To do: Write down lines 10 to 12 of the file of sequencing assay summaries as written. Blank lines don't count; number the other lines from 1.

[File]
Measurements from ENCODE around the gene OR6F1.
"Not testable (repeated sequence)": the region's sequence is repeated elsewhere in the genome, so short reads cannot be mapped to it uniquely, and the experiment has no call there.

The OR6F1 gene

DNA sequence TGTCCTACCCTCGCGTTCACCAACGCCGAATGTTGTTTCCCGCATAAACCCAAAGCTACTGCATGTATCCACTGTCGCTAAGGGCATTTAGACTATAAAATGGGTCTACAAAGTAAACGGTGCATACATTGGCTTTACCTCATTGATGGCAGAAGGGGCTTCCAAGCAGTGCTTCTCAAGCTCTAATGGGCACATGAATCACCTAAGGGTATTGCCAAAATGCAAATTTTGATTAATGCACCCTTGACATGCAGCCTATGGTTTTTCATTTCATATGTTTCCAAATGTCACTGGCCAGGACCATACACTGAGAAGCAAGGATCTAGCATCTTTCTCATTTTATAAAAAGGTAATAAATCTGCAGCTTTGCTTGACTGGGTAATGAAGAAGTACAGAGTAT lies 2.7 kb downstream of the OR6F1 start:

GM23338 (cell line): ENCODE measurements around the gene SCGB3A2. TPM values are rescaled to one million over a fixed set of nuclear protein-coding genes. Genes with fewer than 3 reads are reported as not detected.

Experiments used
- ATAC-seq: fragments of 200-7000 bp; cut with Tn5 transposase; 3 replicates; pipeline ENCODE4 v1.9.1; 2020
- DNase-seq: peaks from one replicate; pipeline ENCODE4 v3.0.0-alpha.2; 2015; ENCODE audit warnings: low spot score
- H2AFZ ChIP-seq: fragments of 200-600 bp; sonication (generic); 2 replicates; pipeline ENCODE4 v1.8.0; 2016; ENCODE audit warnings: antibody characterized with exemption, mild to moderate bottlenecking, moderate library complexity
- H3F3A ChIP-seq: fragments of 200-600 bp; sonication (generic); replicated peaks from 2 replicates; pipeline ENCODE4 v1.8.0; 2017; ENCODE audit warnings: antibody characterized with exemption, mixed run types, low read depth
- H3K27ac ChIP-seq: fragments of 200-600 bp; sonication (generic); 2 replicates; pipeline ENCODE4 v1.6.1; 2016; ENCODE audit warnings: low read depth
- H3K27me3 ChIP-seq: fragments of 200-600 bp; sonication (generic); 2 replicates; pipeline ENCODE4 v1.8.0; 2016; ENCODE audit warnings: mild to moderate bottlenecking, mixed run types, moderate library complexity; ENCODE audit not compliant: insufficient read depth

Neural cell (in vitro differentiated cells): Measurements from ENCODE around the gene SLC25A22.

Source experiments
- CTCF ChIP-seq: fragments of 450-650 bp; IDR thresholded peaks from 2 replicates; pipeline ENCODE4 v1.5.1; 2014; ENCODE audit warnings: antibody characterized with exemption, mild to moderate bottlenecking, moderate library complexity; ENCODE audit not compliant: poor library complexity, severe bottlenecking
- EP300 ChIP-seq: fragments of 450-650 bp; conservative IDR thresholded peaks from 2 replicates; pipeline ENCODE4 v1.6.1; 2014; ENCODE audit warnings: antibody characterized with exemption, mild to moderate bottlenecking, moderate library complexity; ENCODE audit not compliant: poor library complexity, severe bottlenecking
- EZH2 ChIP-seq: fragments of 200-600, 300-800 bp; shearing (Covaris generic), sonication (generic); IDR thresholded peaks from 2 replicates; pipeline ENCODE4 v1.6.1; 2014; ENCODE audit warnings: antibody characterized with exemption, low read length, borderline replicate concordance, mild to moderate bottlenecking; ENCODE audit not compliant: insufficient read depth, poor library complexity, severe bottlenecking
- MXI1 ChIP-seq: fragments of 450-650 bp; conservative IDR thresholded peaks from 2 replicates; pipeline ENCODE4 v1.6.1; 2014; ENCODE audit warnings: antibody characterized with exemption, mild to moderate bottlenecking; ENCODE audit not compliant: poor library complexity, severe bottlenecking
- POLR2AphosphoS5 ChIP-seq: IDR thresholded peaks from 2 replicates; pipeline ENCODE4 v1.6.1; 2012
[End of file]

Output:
- H3F3A ChIP-seq: fragments of 200-600 bp; sonication (generic); replicated peaks from 2 replicates; pipeline ENCODE4 v1.8.0; 2017; ENCODE audit warnings: antibody characterized with exemption, mixed run types, low read depth
- H3K27ac ChIP-seq: fragments of 200-600 bp; sonication (generic); 2 replicates; pipeline ENCODE4 v1.6.1; 2016; ENCODE audit warnings: low read depth
- H3K27me3 ChIP-seq: fragments of 200-600 bp; sonication (generic); 2 replicates; pipeline ENCODE4 v1.8.0; 2016; ENCODE audit warnings: mild to moderate bottlenecking, mixed run types, moderate library complexity; ENCODE audit not compliant: insufficient read depth